Pryma Headphones

In the self-besotted age of various iProducts, a feast of personal audio gear has brought an embarrassment of headphone riches. Snappy looking but mediocre sounding, Beats by Dre started the trend 8 years ago, and since then the market has seen a steady rise of ever-more beautifully made and sonically rewarding speakers you wear on your head. The latest entry to the field is perhaps the overachiever of the bunch, the exotically named Pryma (pronounced pree-mah).

These are essentially supermodel Mensa members, a combination which isn’t really fair to the competition. They have conversation-stopping looks, are wonderful travelling companions, and perform brilliantly. There’s also a kinship to certain Italian sports cars—say the Alfa Romeo—in the sense of being an object of beauty that the user generously offers to onlookers while inside the machine. Others get to ogle the fluid form while you bathe in the sound of the music, or the voice of the V-8 engine in the case of the automobile. In truth, they also share a sense of confinement with many high end coupes: the Pryma’s earcups are designed for attractively normal-sized ears the way the cockpit of an Alfa is built for drivers of average proportions.

Pryma Headphones

If you want to know what the Pryma looks like in its usual context, i.e. framing a fabulous face, Beyonce can be seen listening ecstatically through a pair of special edition Carbon Masala Prymas on her “visual album” Lemonade. Developed by Sonus faber, a luxury lifestyle group comprised of several world-renowned audio brands, Prymas are handmade in Italy by Sonus Faber, the legendary audiophile manufacturer. Each headphone features an interchangeable headband made of luxury handbag manufacture leather, die-cast brushed aluminum ear cup body and copper and stainless steel buckles. The headphones are available in five distinct designs (Coffee & Cream, Pure Black, Heavy Gold, Rose Gold and Dark Grey and Carbon Marsala). In addition, all headphones will come with a three-month trial to TIDAL, the subscription-based global music and entertainment platform. TIDAL is a Jay-Z project, another reason to be sure Beyonce got her pair free.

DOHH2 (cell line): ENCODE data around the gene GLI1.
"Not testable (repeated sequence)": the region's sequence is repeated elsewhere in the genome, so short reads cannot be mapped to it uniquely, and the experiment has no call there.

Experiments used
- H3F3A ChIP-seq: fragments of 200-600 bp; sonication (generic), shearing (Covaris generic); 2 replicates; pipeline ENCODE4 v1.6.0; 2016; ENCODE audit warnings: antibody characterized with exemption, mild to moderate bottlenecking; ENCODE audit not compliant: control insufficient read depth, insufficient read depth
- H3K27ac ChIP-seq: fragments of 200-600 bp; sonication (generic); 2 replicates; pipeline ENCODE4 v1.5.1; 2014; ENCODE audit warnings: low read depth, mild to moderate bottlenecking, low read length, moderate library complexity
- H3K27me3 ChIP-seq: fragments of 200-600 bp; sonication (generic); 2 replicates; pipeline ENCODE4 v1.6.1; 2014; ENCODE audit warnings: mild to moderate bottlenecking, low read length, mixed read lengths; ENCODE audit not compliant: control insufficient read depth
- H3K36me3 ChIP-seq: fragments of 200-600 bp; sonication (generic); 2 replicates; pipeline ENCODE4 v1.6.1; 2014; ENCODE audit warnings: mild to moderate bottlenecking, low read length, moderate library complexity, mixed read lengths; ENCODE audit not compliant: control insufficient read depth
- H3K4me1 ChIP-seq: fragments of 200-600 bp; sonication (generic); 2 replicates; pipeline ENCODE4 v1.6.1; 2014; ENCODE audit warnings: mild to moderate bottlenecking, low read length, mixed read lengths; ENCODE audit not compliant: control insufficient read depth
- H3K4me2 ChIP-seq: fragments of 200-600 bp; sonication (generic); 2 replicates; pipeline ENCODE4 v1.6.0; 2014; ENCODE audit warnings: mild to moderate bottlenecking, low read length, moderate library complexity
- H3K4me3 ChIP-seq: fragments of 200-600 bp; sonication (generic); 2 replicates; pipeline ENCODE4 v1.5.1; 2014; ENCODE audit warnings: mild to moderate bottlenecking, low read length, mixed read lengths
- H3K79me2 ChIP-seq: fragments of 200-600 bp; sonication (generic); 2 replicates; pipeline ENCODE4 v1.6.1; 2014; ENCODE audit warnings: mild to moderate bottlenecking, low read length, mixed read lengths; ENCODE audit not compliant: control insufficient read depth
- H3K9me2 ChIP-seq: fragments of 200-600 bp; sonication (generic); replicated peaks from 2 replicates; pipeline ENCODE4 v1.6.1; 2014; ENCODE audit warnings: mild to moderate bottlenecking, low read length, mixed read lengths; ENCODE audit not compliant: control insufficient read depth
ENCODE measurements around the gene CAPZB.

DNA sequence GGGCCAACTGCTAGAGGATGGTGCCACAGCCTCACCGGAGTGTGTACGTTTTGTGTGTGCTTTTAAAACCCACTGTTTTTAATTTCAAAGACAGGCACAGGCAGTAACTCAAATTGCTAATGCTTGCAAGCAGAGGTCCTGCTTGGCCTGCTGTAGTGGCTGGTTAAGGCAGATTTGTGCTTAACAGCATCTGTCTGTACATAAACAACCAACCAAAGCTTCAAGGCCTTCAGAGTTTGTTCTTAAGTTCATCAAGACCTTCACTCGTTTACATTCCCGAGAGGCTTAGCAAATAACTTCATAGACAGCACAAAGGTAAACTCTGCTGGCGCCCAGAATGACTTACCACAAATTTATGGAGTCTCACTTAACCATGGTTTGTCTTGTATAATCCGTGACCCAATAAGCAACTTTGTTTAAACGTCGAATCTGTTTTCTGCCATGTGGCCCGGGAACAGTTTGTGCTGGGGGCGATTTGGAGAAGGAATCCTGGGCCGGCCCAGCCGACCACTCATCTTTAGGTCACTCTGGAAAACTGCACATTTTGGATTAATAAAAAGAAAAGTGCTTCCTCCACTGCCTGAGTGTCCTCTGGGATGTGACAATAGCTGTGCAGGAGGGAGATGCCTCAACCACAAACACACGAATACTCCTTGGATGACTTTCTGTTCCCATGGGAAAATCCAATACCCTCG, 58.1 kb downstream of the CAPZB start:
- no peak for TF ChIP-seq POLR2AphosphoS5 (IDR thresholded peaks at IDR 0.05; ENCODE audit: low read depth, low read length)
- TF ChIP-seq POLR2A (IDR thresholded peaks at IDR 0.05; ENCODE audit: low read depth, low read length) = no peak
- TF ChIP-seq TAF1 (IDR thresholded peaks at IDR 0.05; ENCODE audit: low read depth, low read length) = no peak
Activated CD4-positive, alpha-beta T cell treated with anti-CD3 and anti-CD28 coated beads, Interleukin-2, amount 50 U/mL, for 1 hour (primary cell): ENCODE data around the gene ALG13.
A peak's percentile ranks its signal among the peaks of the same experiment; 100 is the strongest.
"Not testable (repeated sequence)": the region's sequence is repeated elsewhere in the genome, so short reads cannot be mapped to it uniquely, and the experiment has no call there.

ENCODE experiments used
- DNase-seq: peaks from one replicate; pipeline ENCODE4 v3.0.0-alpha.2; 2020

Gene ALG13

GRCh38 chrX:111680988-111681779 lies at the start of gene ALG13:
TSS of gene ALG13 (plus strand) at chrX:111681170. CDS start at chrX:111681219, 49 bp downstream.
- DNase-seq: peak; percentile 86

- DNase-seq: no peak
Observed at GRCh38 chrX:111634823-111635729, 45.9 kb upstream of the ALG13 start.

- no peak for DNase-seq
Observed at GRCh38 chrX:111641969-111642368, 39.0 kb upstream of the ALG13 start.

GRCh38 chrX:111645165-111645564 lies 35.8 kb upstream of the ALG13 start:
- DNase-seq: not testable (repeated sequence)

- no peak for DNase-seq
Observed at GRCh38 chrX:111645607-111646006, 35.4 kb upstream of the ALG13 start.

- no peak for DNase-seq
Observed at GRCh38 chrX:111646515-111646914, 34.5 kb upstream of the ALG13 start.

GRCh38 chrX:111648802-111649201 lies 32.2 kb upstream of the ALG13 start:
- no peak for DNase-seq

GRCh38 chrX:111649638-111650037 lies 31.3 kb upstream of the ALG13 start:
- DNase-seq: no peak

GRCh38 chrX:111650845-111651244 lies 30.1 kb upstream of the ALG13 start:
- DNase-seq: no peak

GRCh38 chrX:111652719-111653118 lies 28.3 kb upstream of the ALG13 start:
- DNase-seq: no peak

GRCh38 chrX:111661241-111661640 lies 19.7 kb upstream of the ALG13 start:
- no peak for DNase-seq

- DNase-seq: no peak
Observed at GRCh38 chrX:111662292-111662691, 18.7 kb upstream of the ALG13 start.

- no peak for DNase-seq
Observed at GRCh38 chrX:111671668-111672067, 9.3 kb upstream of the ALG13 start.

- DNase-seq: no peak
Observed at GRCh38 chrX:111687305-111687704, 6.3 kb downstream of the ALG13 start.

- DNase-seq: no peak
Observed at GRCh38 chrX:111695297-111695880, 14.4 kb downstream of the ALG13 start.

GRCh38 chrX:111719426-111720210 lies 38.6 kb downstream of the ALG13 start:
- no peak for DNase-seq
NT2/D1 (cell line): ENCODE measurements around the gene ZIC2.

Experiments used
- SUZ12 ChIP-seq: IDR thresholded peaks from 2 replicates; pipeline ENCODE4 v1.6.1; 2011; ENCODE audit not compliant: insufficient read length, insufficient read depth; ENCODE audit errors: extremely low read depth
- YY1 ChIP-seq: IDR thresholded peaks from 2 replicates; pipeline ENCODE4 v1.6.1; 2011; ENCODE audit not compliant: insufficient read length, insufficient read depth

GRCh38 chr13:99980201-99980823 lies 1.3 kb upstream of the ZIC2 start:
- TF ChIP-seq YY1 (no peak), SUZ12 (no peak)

Pryma Headphones

At $499-$550, the Pryma is unreasonably affordable—just compare the cost of a Bottega Veneta wallet whose only music is ka-ching! In an overhyped, overpriced world, this product is luxury at its most thoughtful. It starts with the packaging, a hard box that opens like a travel valise. Inside, two earpads lie under a layer of foam insulation, the separate headband placed above. The other side of the “valise” contains a drawer that you pull to discover several soft-cloth tied pouches that hold a selection of headphone jack adapters and the cable. Emblematic of the care with which the Pryma was designed, the cable is thin and light to make extended listening sessions more comfortable, but they are substantial where it counts: the insides are 99.99% oxygen-free copper, which makes them superb sound conductors of sound.

How do they sound? I’m happy to report this is the rare triple-A product that aces packaging, design and build, and musical performance. Sonus Faber built the drivers to emulate their universally lauded speakers. The response is not flat, but “curated” to emphasize frequencies south of 100 hertz. They are midrange and lower-midrange rich, but transient attack is sharp, microdetail is in abundance, and treble is liquid.

All in all, the Pryma is in a class of its own. Fashionistas love them, but so do audiophiles. WOM and Sonus Faber has given music lovers a chance for total beauty, from the exquisite outside to the mellifluous inside. Warmly recommended.

The headphones are now available for pre-order at www.PRYMA.com and can be found at high-end stores such as Barneys New York.

 

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Lang Phipps

As a journalist on the cultural anthropology beat, Lang Phipps has covered WASP tribalism for New York magazine, naked debutantes for Playboy, and high-end bar mitzvahs for the New York Times. He has written extensively about music for Listener magazine and currently lives in Westchester county with his wife, two children, and a house full of drums, pets, and tube audio gear.

Latest posts by Lang Phipps (see all)

As a journalist on the cultural anthropology beat, Lang Phipps has covered WASP tribalism for New York magazine, naked debutantes for Playboy, and high-end bar mitzvahs for the New York Times. He has written extensively about music for Listener magazine and currently lives in Westchester county with his wife, two children, and a house full of drums, pets, and tube audio gear.

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